Evers, J.t.c. (temporarily assigned).
[197 NJSuper Page 91] Plaintiffs, the New Jersey State League of Municipalities and Richard B. Nashel and Susan B. Nashel have moved for summary judgment declaring that L. 1982, c. 220 as amended by L. 1983,
c. 155, violates Art. VIII, of the New Jersey Constitution.*fn1
Chapter 220 (N.J.S.A. 54:4-23a) provides:
Any other law to the contrary notwithstanding, no building or other structure newly constructed on any parcel of real property and intended for occupancy and use for residential purposes as a single family dwelling shall be added to the assessment list as real property subject to taxation until a certificate of occupancy or temporary certificate of occupancy has been issued and unless the building or other structure is actually occupied and used for such purposes; provided, however, that such building or structure shall be omitted from taxation for a period not to exceed 24 months. At the termination of the 24 month period or following the granting of a certificate of occupancy or temporary certificate of occupancy and the occupation and use of the building for residential purposes, the building or structure shall be assessed and taxed as of the first day of the month following the date of such use for the proportionate part of said year then remaining.
Nothing in this act shall be construed as applicable to any addition to, or improvement or alteration of, any existing buildings or structure. Nothing in this act shall be construed to omit from taxation any building or structure or portion of a building or structure subject to taxation prior to the effective date of this act.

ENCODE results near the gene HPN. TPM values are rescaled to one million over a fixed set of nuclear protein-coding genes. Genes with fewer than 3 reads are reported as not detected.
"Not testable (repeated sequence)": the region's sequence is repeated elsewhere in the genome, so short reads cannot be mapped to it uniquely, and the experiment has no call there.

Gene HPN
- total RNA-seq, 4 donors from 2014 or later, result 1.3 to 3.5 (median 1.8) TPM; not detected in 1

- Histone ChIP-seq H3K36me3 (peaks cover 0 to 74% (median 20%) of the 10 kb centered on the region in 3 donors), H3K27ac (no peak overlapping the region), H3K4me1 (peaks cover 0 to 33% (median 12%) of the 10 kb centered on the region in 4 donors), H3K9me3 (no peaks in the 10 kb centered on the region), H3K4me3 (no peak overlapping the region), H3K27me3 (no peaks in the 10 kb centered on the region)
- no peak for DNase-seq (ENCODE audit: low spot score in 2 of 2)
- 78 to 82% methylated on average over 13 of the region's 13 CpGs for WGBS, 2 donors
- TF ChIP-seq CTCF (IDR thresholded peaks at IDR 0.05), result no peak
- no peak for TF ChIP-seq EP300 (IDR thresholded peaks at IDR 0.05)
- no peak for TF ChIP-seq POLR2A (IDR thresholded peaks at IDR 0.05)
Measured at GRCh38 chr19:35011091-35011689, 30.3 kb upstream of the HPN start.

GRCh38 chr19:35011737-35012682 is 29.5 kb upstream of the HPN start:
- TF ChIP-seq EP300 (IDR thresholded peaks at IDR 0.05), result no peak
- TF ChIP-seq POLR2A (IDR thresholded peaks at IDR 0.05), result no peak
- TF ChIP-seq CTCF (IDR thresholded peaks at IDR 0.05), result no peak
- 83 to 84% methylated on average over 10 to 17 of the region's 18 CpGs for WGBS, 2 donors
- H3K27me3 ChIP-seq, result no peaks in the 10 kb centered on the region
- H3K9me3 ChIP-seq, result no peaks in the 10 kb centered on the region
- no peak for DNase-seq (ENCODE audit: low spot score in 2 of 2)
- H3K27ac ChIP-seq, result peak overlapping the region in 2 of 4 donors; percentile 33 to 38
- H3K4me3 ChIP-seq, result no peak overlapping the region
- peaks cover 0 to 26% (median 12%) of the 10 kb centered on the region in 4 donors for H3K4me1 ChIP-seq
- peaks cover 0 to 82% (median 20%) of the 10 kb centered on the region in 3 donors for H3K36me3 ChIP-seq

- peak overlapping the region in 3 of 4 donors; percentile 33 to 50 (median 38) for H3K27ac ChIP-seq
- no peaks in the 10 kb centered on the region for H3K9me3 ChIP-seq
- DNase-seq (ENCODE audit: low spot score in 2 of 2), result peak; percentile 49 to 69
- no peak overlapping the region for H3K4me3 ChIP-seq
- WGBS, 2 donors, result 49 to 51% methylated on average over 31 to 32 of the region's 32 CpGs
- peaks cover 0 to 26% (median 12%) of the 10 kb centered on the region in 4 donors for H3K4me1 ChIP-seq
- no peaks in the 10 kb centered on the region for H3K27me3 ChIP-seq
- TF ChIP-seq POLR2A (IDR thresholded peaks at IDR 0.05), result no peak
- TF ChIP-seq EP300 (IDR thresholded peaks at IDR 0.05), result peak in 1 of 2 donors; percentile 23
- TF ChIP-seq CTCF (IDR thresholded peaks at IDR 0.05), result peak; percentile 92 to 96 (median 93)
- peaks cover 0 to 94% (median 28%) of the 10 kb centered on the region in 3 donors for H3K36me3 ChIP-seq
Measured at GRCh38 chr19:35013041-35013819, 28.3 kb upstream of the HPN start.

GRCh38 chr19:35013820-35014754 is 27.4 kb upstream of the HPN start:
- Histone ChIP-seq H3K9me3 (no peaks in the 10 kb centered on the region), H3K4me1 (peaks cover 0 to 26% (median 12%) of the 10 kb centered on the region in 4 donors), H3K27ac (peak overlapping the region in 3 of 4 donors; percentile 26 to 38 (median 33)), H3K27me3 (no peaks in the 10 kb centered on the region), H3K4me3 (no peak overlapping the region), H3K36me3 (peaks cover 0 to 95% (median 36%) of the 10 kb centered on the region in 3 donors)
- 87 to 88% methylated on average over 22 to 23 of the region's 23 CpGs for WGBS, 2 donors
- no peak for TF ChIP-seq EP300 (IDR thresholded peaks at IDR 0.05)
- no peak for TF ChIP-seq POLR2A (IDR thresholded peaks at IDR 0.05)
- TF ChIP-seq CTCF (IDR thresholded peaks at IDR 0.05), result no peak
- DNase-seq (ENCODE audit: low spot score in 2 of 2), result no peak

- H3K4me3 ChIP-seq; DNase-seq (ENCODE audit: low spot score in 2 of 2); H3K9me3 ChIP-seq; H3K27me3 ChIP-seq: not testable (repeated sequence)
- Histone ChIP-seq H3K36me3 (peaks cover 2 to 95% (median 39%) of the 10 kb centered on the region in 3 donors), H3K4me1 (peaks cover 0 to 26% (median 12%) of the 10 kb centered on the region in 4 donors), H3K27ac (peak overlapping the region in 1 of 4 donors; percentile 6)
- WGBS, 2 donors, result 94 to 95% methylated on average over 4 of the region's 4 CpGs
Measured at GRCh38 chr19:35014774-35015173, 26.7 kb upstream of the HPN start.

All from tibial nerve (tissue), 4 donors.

Chapter 155 amended c. 220 and provided that the term "newly constructed" refers to construction which was commenced on or after December 29, 1982 and further that "construction" is deemed to be commenced on the date of the footing inspection.
Article VIII, § 1, pars. 1(a) and 2 of the New Jersey Constitution states:
1. (a) Property shall be assessed for taxation under general laws and by uniform rules. All real property assessed and taxed locally or by the State for allotment and payment to taxing districts shall be assessed according to the same standard of value, except as otherwise permitted herein, and such real property shall be taxed at the general tax rate of the taxing district in which the property is situated, for the use of such taxing district.
2. Exemption from taxation may be granted only by general laws. Until otherwise provided by law all exemptions from taxation validly granted and now in existence shall be continued. Exemptions from taxation may be altered or repealed, except those exempting real and personal property used exclusively for religious, education, charitable or cemetery purposes, as defined by law, and owned by any corporation or association organized and conducted exclusively for one or more of such purposes and not operating for profit.